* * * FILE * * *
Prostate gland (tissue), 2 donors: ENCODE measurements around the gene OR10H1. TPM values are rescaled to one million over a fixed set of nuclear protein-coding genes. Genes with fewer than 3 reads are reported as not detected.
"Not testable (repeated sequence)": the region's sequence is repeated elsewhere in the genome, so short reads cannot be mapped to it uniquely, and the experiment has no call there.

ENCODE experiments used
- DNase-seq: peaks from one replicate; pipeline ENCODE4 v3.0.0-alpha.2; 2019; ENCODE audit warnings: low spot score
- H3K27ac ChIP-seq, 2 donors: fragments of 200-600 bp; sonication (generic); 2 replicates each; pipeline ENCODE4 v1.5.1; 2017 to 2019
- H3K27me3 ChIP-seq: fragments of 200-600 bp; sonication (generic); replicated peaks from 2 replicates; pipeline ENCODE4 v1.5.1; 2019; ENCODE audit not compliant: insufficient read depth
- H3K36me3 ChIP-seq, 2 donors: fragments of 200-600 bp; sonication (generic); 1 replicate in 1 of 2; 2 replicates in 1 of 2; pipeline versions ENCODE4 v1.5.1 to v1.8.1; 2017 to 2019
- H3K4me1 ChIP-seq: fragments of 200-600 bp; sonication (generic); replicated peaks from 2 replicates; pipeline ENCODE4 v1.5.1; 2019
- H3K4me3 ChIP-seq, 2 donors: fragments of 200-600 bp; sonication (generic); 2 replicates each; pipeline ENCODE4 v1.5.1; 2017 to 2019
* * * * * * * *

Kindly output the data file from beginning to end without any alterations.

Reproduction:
Prostate gland (tissue), 2 donors: ENCODE measurements around the gene OR10H1. TPM values are rescaled to one million over a fixed set of nuclear protein-coding genes. Genes with fewer than 3 reads are reported as not detected.
"Not testable (repeated sequence)": the region's sequence is repeated elsewhere in the genome, so short reads cannot be mapped to it uniquely, and the experiment has no call there.

ENCODE experiments used
- DNase-seq: peaks from one replicate; pipeline ENCODE4 v3.0.0-alpha.2; 2019; ENCODE audit warnings: low spot score
- H3K27ac ChIP-seq, 2 donors: fragments of 200-600 bp; sonication (generic); 2 replicates each; pipeline ENCODE4 v1.5.1; 2017 to 2019
- H3K27me3 ChIP-seq: fragments of 200-600 bp; sonication (generic); replicated peaks from 2 replicates; pipeline ENCODE4 v1.5.1; 2019; ENCODE audit not compliant: insufficient read depth
- H3K36me3 ChIP-seq, 2 donors: fragments of 200-600 bp; sonication (generic); 1 replicate in 1 of 2; 2 replicates in 1 of 2; pipeline versions ENCODE4 v1.5.1 to v1.8.1; 2017 to 2019
- H3K4me1 ChIP-seq: fragments of 200-600 bp; sonication (generic); replicated peaks from 2 replicates; pipeline ENCODE4 v1.5.1; 2019
- H3K4me3 ChIP-seq, 2 donors: fragments of 200-600 bp; sonication (generic); 2 replicates each; pipeline ENCODE4 v1.5.1; 2017 to 2019